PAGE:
Also known as alpha mask. In computer graphics an RGB image file is composed of 3 channels (red, green and blue), a CMYK image file is composed of 4 channels (cyan, magenta, yellow and black ). Alpha channel is an additional channel that contains transparency information of an image.

Angular perspective

See perspective projection


A method of smoothing diagonal lines, curves by introducing additional pixels of intermediate color/brightness along the edges in order to blend the sharp edges into the background.


(typography) parts of a character which ascend above it's x-height - upper staff of a lower case b,d,t etc.

Axonometric projection

A special case of orthographic projection where the object is inclined to the picture plane in order to reveal all of its three dimensions. Axonometric projections are classified by the relative orientation of the subject's principal axes to the picture plane. The three types of axonometric projections are Isometric projection, Dimetric projection, Trimetric projection.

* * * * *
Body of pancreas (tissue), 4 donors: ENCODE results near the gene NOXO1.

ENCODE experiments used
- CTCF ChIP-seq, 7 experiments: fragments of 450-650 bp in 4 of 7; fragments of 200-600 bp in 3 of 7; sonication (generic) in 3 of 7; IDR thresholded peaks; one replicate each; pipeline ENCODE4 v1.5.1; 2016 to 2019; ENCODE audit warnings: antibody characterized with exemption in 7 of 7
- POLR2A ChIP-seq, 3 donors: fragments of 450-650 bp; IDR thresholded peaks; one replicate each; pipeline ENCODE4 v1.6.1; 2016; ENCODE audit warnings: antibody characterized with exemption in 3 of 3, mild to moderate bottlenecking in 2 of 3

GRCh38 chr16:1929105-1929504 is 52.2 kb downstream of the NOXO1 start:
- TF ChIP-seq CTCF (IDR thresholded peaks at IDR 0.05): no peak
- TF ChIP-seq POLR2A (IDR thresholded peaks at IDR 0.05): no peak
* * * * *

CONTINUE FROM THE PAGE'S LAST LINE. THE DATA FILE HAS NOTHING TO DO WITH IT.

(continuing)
Bird's-eye view

An overhead perspective view.


(printing) Printing that extends to the edge of a sheet after trimming.

Bounding box

The tightest rectangle which includes the image/text.


(printing) A dot or other character used to indicate items in a bulleted list.

Bézier curve

A parametric curve originally developed by French engineer Pierre Bézier who used them in automotive design. Most vector graphics applications such as Adobe Illustrator, Inkscape etc. include a pen tool for drawing paths with Bezier curves.